New York, the state in which she lives?
Alternatively, Ms. M~ may be considered a full-time student under the home schooling
standards if her work on e-Tutor meets the applicable requirements under New York
law for home schooling. In New York, parents have the right to educate their children
elsewhere than in public schools. Zorach v. Clauson, 303 N.Y. 161, 173 (1951) (citing
Pierce v. Society of Sisters, 268 U.S. 510 (1925)), aff’d, 343 U.S. 306 (1952). New
York defines a person in a parental relationship as an individual’s “father or mother,
by birth or adoption, his step-father or step-mother, his legally appointed guardian,
or his custodian.” N.Y. Educ. Law § 3212(1). Children may be home schooled in New
York under N.Y. Educ. Law. § 3204(1) which provides that a child “may attend a public
school or elsewhere.” New York state law states that “[i]nstruction given to a minor
elsewhere than at a public school shall be at least substantially equivalent to the
instruction given to minors of like age and attainments at the public schools of the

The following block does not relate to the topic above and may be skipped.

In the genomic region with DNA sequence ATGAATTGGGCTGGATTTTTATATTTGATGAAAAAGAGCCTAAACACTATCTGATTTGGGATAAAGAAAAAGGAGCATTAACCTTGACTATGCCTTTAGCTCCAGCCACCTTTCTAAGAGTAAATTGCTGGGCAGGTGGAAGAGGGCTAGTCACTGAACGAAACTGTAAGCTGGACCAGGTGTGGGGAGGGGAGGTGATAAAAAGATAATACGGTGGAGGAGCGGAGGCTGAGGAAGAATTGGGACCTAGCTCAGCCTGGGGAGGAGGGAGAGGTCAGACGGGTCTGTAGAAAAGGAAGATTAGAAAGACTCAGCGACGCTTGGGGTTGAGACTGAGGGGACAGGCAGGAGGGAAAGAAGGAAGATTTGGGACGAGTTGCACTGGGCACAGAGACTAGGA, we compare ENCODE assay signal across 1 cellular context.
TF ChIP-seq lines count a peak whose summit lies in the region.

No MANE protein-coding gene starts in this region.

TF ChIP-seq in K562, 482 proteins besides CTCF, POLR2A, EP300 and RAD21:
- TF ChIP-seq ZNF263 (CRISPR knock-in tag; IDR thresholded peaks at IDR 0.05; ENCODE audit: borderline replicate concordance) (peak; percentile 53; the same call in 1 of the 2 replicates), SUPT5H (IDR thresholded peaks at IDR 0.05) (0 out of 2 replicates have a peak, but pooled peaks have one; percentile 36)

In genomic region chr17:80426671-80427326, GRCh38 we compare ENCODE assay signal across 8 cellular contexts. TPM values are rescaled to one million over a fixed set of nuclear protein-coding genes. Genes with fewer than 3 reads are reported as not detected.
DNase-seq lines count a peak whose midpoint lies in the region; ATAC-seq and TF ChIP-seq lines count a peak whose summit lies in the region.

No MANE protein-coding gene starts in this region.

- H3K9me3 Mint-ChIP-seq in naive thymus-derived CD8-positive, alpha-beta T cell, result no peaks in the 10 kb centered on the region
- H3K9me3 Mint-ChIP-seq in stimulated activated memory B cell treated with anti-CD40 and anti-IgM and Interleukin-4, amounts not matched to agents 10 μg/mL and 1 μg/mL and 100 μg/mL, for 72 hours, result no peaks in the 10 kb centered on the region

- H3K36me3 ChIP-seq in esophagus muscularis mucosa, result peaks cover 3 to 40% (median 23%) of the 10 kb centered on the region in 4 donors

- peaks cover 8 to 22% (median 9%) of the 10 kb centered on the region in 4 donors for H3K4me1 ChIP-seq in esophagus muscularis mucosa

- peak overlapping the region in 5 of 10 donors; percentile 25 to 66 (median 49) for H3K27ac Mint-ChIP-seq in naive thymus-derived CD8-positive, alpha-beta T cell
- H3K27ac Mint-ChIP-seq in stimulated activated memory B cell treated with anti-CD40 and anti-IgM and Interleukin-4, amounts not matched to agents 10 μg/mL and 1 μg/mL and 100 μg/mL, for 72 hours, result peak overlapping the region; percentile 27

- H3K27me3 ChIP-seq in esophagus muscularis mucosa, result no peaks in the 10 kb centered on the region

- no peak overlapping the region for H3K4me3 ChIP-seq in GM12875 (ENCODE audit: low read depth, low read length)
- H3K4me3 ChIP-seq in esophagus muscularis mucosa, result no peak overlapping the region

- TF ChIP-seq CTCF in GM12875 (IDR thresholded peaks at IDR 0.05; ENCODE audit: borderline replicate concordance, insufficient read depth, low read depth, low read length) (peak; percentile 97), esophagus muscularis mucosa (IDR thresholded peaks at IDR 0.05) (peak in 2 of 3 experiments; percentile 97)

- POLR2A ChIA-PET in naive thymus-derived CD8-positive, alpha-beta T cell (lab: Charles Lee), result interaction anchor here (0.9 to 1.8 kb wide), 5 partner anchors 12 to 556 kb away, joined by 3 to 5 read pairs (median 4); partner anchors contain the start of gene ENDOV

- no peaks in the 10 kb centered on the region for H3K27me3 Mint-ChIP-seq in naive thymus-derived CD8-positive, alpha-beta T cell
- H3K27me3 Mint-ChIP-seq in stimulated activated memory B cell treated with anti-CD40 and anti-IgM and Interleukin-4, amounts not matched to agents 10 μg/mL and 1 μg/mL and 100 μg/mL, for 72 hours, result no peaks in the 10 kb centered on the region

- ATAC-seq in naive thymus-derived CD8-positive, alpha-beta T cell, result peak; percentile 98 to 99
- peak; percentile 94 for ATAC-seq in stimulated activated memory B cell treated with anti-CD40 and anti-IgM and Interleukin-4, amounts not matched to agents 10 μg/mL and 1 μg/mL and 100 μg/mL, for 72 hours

city district where the minor resides.” N.Y. Educ. Law. § 3204(2). Home schooled children
must generally attend instruction for at least as many hours and within the hours
specified for public schools. N.Y. Educ. Law § 3210(2). Local public school boards
of education, through the superintendent of schools, are responsible for determining
whether home school instruction is substantially equivalent in time and quality to
that provided by public school. Matter of Adam D., 132 Misc. 2d 797, 801-02 (N.Y.
Fam. Ct. 1986).
New York’s home school regulations (N.Y. Comp. Codes R. & Regs. Tit. 8, § 100.10)
require the parent to: